DENVER -- Edible marijuana products in Colorado may soon come labeled with a red stop sign, according to a draft of new rules released Wednesday by state marijuana regulators.
The state may also ban the word "candy" from edible pot products, even if they're sweets such as suckers or gummy chews.
The new pot symbol -- an octagon stop-sign shape with the letters "THC" to indicate marijuana's psychoactive ingredient -- would have to be on individual edible items, not just labels. Liquid marijuana products would be limited to single-serve packaging, defined as 10 milligrams of THC.
"It's time we have a tool to really let people know there is pot in something," said Diane Carlson of Smart Colorado, a parents' group that has pushed for giving edible pot a distinct look.
Regulators rejected an earlier proposal to mark edible pot with a weed-leaf symbol after parents complained the symbol would simply attract children, not dissuade them from eating the products.
Also banned under the proposed rules: pre-made edible items. The rules would ban a manufacturer from buying bulk candy and spraying it with cannabis oil, but not altering an existing product so that it's unrecognizable, such as grinding up chocolate chip cookies to make a cheesecake crust.
But manufacturers complained that the made-from-scratch rule needs more clarification because manufacturers routinely use pre-made products. "Do I have to have chickens out back for the eggs?" asked Dan Anglin of the Colorado Cannabis Chamber of Commerce.
The proposed rules were released as the Colorado Marijuana Enforcement Division works on new guidelines for edible marijuana, which can be baked into cookies or brownies or added to a dizzying array of items from sodas, to pasta sauces, to granolas.
The agency tried and failed last year to implement a requirement that edible marijuana have a distinct look when outside of its packaging, a requirement passed by state lawmakers last year amid concerns that some people were accidentally eating food infused with marijuana.
The state already bans pot manufacturers from using cartoon characters on packaging or making "look-alike" products such as candies designed to mimic common foods. But the state has seen sporadic reports of people unknowingly eating pot. Perhaps most famous was a man hospitalized after unknowingly eating pot-infused chocolate at the 2014 Denver County Fair.
The new edible-pot rules face a public hearing before final adoption.
Marijuana regulators in Colorado have until January to implement a 2014 law requiring edible marijuana to have a distinct look when outside its packaging.
The agency tried but failed to come up with those rules last year after several meetings with pot manufacturers. The manufacturers complained that the law - which requires edible to be "stamped, shaped, colored or otherwise marked" that it is not for consumption by children - would be unwieldy when it comes to liquid products or anything besides hard candies or cookies.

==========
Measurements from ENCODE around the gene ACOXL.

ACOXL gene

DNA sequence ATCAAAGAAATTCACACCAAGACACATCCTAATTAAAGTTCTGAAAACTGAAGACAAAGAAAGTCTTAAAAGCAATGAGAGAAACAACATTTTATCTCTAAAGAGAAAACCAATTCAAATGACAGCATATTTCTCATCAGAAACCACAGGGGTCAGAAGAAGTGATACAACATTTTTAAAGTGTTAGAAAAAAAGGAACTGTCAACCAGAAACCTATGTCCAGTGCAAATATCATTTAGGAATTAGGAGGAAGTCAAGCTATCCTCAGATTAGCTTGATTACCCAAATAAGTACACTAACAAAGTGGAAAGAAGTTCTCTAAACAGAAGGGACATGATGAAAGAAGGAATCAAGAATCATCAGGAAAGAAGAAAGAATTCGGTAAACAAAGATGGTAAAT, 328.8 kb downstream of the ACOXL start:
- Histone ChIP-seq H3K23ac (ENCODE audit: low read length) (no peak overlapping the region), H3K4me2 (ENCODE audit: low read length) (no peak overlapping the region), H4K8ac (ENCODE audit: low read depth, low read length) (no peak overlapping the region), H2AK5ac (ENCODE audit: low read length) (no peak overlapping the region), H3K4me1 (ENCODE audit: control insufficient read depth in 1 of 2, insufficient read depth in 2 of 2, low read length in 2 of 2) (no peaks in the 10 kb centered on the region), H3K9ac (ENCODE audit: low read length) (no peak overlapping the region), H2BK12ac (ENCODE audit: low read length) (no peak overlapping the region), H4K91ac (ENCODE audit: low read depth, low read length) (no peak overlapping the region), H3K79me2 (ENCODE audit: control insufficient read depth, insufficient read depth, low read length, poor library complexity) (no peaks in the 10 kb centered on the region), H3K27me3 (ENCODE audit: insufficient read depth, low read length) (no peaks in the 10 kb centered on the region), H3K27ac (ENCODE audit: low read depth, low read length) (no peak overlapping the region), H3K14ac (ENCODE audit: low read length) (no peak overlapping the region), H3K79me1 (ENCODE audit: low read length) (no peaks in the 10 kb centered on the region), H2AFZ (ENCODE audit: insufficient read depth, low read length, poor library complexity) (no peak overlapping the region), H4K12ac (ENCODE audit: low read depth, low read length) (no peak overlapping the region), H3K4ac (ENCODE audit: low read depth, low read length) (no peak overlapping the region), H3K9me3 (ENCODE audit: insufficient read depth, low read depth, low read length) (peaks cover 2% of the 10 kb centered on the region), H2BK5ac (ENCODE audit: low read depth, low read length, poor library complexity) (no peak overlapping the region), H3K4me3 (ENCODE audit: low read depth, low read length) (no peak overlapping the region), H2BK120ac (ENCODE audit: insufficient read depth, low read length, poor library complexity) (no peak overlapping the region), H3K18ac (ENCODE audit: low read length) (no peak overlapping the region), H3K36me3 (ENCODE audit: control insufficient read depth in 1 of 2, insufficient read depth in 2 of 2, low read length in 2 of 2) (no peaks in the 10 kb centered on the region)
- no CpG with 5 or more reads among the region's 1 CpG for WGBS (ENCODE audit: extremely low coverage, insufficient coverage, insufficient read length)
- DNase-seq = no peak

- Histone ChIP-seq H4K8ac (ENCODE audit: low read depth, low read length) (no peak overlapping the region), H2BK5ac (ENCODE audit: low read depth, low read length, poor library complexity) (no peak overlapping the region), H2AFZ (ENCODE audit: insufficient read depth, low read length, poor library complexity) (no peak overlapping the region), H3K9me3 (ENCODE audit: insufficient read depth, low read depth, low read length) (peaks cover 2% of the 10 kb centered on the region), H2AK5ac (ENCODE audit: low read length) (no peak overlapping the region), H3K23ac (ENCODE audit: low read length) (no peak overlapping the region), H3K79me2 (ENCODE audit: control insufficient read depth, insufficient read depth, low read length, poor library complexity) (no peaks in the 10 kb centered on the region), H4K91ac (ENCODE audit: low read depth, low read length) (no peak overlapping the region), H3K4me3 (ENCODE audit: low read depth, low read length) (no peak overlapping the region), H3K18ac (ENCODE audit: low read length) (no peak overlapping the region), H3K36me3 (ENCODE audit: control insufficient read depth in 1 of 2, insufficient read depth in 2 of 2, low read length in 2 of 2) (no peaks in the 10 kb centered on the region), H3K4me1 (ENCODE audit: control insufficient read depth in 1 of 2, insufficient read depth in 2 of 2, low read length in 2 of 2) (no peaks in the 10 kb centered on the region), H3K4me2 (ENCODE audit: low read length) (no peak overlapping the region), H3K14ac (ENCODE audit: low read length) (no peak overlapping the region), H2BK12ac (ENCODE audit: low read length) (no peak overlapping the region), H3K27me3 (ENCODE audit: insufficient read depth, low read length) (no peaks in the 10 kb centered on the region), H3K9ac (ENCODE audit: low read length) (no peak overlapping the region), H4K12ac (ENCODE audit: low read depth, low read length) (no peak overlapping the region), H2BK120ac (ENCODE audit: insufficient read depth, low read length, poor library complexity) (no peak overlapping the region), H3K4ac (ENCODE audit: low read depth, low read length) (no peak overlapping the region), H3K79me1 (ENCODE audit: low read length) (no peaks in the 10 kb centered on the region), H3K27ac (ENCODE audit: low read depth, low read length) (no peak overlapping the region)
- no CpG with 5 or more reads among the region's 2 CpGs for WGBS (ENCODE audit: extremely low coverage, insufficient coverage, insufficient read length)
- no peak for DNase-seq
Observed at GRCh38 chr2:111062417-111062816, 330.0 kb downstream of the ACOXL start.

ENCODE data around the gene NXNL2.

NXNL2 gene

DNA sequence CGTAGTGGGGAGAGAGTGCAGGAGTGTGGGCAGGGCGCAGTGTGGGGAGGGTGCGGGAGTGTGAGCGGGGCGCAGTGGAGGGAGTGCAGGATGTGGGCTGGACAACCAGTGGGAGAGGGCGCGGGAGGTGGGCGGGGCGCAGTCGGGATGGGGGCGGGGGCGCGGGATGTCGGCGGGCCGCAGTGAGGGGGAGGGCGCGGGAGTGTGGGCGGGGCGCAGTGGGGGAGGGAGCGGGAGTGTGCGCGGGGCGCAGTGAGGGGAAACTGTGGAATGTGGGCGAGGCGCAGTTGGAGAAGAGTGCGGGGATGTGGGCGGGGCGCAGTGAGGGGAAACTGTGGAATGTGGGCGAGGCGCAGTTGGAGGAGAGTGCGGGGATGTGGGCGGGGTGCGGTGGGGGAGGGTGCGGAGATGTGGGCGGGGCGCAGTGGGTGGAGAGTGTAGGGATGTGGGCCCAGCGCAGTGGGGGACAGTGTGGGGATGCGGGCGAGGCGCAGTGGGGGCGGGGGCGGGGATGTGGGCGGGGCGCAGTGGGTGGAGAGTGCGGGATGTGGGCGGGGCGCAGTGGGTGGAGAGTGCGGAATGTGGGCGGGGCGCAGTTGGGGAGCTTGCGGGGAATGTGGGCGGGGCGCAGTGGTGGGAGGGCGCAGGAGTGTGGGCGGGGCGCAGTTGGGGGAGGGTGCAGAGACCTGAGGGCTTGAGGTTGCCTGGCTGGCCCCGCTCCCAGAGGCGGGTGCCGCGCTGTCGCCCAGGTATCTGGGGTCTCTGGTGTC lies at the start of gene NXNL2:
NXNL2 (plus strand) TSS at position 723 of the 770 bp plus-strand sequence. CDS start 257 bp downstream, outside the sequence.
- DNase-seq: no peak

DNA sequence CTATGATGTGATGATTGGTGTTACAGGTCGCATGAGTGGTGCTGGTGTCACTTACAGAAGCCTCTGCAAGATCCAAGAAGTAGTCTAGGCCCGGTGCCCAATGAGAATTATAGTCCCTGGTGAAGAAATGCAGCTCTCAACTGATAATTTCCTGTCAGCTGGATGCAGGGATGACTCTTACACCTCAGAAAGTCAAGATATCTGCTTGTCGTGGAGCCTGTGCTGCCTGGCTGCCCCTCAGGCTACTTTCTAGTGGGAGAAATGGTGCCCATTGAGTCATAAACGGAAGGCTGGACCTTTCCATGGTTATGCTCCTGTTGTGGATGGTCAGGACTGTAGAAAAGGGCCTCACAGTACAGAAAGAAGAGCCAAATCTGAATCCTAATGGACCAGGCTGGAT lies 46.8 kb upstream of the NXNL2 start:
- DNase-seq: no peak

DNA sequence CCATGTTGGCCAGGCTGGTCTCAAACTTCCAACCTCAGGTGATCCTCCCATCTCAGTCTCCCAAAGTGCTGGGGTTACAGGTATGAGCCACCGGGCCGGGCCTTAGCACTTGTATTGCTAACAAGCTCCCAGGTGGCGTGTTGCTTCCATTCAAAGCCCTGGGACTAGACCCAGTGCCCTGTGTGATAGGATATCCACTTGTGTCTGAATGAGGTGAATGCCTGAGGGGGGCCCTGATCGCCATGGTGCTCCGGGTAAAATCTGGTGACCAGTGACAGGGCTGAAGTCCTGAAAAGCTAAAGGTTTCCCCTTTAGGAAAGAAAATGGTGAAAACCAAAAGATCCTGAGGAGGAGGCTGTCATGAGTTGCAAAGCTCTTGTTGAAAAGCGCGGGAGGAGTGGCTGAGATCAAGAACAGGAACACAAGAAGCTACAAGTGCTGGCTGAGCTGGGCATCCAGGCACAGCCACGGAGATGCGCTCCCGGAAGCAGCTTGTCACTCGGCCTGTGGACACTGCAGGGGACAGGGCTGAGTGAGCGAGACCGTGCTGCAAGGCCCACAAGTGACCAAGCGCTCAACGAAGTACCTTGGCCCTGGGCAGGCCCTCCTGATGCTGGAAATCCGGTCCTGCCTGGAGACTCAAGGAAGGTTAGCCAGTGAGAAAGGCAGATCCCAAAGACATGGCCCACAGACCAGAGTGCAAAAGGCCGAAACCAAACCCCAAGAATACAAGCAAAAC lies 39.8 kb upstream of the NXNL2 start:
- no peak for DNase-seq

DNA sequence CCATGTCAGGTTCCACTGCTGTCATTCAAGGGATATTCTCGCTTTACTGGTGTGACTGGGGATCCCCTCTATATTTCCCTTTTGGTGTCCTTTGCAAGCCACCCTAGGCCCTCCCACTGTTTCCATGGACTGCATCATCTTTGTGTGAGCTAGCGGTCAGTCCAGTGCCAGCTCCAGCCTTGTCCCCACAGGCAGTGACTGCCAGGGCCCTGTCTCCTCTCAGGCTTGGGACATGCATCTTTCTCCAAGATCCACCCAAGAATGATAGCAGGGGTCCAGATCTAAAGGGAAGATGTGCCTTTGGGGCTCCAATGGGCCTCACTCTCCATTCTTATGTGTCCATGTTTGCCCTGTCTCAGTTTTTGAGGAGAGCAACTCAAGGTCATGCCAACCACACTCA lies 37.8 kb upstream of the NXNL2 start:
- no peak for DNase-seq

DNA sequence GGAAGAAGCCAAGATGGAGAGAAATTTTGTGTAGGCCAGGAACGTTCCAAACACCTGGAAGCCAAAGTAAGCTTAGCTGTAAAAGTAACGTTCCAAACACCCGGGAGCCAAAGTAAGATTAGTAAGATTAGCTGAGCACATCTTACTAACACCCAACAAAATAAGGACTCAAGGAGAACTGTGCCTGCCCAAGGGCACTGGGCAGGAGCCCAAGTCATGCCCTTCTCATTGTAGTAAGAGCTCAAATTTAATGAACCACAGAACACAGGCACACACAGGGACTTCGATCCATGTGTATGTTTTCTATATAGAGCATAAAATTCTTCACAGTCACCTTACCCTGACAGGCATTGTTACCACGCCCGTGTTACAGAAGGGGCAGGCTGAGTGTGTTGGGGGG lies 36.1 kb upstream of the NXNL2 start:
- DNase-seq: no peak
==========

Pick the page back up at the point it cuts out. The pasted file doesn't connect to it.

In response, the state Health Department last year suggested banning all edible marijuana except for lozenges or other items that could be easily stamped. The proposal was quickly withdrawn after the industry and consumers complained.
The sponsor of the law requiring a distinct look for edible pot called the stop-sign symbol and the "candy" label ban appropriate steps to address concerns that pot candies can tempt kids who don't know it's a product that intoxicate them.
"I don't think that items that aren't attractive to kids like granola and salad dressing need to be held to the same high standard of marking, stamping or coloring," said Rep. Jonathan Singer, D-Longmont. "I'd like to see hard and fast rules for items that are attractive to kids and exceptions for others."
Edible marijuana makers on a state panel reviewing the rules argued that childproof packaging and clear labels are sufficient to keep kids out of edible pot, and that once out of the package, the manufacturers should not be responsible for how they're stored. One cookie maker said she'd rather see the "THC" label in a circle, not a stop-sign shape.
"A stop sign sends the message that THC is bad. That says, 'Stay away,' " said Julie Berliner, CEO of Sweet Grass Kitchen, which makes marijuana-infused cookies.
Colorado dispensaries last year launched a "First Time 5" campaign of posters to encourage new users to take a 5 milligram half-dose of marijuana to make sure they don't overdo it. A marijuana advocacy group has taken out billboards and magazine ads with the tagline "Start Low, Go Slow."